In the business or professional world, plagiarism is never tolerated because using original work without permission (which usually includes paying fees to the author or artist) can end in serious legal action. The Internet has made plagiarism easier and thus increased the student’s responsibility to know how to cite and use source material correctly. (But bless the Creative Commons Attribution-NonCommercial-ShareAlike 4.0 International License that made this Open Educational Resource textbook possible, legal, and free for students!)

Ethically Crediting Sources

In using source material correctly, a speaker takes three steps:

  1. The speaker clearly cites the source of the information. It is here that the oral mode of communication differs from the written mode. In a paper, such as for literature, you would only need to include a parenthetical citation, such as “(Jones, 2012, p. 78).” A speech is quite different. Saying “According to Jones, 2012, p. 78,” really does very little for the audience. They can’t turn to the back of the paper. They don’t have a way, other than oral communication, to understand the type of information being cited, how recent it is, the credibility of the author you are citing and why you think they are a valid source, or the title of the work. In a speech, giving more complete information would help the audience understand its value. The page number, the publishing company, and city it was published in are probably not important, but what is important is whether it is a website, a scholarly article, or a book; whether it was written in 1950 or 2010; and what is the position, background, or credentials of the source. So, instead of “According to Jones, p. 78,” a better approach would be, “According to Dr. Samuel Jones, Head of Cardiology at Vanderbilt University, in a 2010 article in a prestigious medical journal…”Or“In her 2012 book, The Iraq War in Context, historian Mary Smith of the University of Georgia states that…”Or“In consulting the website for the American Humane Society, I found these statistics about animal abuse compiled by the Society in 2021…”This approach shows more clearly that you have done proper research to support your ideas and arguments. It also allows your audience to find the material if they want more information. Notice that in all three examples the citation precedes the fact or information being cited. This order allows the audience to recognize the borrowed material better. The use of a clear citation up-front makes it more noticeable, as well as more credible, to the audience.
  2. The speaker should take special care to use information that is in context and relevant. This step takes more critical thinking skills. For example, it is often easy to misinterpret statistical information or take a quotation from an expert in one field and apply it to another field. It is also important to label facts as facts and opinions as opinions, especially when dealing with controversial subjects. In addition, be sure you understand the material you are citing before using it. If you are unsure of any words, look their definitions up so you are sure to be using the material as it is intended. Finally, understand the type of publication or source you are using; for example, note the difference between scholarly publications and journalistic stories or somebody’s personal blog.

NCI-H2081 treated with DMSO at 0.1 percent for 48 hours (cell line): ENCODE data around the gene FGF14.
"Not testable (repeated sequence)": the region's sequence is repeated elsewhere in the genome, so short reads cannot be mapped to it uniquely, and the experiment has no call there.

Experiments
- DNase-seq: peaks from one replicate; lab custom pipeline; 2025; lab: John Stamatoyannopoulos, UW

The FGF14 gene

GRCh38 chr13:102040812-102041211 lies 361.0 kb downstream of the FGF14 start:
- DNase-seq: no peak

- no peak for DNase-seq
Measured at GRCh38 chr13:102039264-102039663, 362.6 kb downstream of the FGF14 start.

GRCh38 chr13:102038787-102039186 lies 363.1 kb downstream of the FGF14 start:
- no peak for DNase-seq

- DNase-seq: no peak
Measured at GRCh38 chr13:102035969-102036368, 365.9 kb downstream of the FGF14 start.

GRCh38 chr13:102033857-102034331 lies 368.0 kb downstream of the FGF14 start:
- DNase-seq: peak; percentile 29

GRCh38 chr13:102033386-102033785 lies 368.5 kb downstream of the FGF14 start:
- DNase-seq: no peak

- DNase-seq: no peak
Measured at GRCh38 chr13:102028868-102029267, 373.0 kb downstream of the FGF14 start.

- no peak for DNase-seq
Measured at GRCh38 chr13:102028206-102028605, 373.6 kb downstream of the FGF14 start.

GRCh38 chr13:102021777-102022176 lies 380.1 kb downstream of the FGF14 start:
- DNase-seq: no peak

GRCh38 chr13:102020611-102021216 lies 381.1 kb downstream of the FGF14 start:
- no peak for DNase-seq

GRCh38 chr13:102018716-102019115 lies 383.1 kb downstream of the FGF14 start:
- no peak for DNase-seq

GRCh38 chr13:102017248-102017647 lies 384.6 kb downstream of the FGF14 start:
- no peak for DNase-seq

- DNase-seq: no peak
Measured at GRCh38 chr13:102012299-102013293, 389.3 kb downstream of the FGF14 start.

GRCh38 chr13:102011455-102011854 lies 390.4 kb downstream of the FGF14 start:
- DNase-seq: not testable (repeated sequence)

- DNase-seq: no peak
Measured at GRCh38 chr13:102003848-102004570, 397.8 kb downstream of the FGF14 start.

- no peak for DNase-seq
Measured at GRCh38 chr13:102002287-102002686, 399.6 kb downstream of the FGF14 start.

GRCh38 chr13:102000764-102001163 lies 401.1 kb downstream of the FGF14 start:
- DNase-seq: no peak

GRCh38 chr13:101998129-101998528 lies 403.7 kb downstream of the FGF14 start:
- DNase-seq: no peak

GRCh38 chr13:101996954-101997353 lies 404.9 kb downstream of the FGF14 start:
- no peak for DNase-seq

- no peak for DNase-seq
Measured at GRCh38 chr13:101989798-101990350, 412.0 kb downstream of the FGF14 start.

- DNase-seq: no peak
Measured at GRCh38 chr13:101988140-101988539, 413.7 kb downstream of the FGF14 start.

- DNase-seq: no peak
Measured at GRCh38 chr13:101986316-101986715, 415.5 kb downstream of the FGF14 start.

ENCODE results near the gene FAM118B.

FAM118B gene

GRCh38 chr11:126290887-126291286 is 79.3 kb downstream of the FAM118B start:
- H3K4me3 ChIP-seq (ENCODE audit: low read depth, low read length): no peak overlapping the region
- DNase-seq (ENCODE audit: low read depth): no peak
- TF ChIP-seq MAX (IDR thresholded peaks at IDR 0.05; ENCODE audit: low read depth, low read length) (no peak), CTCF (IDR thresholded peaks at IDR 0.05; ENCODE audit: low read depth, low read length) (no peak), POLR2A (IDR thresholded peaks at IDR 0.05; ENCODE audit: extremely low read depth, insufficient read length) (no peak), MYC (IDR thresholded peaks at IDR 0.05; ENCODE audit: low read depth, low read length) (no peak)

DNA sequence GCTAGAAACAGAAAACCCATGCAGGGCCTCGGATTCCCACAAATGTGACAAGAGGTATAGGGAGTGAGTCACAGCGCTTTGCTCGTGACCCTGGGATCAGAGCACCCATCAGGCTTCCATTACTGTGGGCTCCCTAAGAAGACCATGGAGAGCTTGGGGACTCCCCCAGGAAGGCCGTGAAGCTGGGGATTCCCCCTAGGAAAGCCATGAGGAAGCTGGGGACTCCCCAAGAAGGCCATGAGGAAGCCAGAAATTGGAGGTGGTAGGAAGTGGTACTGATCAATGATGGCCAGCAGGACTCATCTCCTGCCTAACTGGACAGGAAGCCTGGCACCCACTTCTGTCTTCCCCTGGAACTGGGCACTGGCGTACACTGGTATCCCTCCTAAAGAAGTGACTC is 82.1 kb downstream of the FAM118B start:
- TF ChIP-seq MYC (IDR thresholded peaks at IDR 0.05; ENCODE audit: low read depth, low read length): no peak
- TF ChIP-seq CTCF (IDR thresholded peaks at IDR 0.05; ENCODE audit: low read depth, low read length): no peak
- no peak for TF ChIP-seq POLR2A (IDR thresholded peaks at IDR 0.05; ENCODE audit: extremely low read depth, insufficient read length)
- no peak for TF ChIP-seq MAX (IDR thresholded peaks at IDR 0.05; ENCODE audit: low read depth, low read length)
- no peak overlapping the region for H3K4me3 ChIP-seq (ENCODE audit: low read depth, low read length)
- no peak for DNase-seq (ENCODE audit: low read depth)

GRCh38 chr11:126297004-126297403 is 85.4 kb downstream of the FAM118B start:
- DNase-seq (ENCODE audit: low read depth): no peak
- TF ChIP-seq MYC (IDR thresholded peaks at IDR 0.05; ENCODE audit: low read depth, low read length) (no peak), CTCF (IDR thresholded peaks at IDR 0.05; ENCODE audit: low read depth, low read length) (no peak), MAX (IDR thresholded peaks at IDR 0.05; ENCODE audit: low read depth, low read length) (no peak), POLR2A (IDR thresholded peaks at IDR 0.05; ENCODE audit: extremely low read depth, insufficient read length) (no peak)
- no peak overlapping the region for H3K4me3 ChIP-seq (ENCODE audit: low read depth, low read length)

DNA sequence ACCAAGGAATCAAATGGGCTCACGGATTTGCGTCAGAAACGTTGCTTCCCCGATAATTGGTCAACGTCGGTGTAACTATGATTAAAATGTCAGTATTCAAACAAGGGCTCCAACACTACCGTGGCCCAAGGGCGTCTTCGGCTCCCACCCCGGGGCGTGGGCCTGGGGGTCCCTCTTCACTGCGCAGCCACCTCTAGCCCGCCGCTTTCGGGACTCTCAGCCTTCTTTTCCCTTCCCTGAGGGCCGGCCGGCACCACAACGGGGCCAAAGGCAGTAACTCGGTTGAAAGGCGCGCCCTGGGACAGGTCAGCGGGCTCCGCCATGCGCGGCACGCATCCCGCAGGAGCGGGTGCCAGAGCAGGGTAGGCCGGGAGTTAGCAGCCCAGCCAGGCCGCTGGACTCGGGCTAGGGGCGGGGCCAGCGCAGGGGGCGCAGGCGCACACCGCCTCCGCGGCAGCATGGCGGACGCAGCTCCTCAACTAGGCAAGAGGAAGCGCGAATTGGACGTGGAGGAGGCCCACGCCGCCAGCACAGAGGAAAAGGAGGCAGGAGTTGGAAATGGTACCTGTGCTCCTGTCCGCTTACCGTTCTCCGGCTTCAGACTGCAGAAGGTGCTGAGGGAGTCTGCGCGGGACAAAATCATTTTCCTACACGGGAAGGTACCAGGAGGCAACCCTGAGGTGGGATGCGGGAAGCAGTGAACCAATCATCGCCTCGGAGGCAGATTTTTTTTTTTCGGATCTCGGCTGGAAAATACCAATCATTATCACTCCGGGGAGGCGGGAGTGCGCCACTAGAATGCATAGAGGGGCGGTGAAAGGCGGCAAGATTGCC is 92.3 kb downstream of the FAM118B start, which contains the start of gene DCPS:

3. The speaker should phrase or summarize the ideas of the source into their own words. Paraphrasing, which is putting the words and ideas of others into one’s own authentic or personal language, is often misunderstood by students. Paraphrasing is not changing 10% of the words in a long quotation, but still keeping most of the vocabulary and word order (called syntax) of the source. You should compose the information in your own “voice” or way of expressing yourself.In fact, you would be better off to think in terms of summarizing your source material rather than paraphrasing. For one, you will be less likely to use too much of the original and, therefore, be skirting the edge of plagiarism. Secondly, you will usually want to put the main arguments of a source in your own words and make it shorter.


As mentioned before, students often have not been trained to use source material correctly and plagiarize unintentionally. But, as the old saying goes: “Ignorance of the law is no excuse.” You will still be held accountable whether you understand or not, so now, early in your college career, is the time you should learn to cite source material correctly in oral and written communication.


This chapter was adapted from Exploring Public Speaking, 4th Edition by Barbara Tucker and Matthew LeHew, which is licensed under a Creative Commons Attribution-NonCommercial-ShareAlike 4.0 International License.


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Public Speaking for Today's Audiences Copyright © 2023 by Sam Schechter is licensed under a Creative Commons Attribution-NonCommercial-ShareAlike 4.0 International License, except where otherwise noted.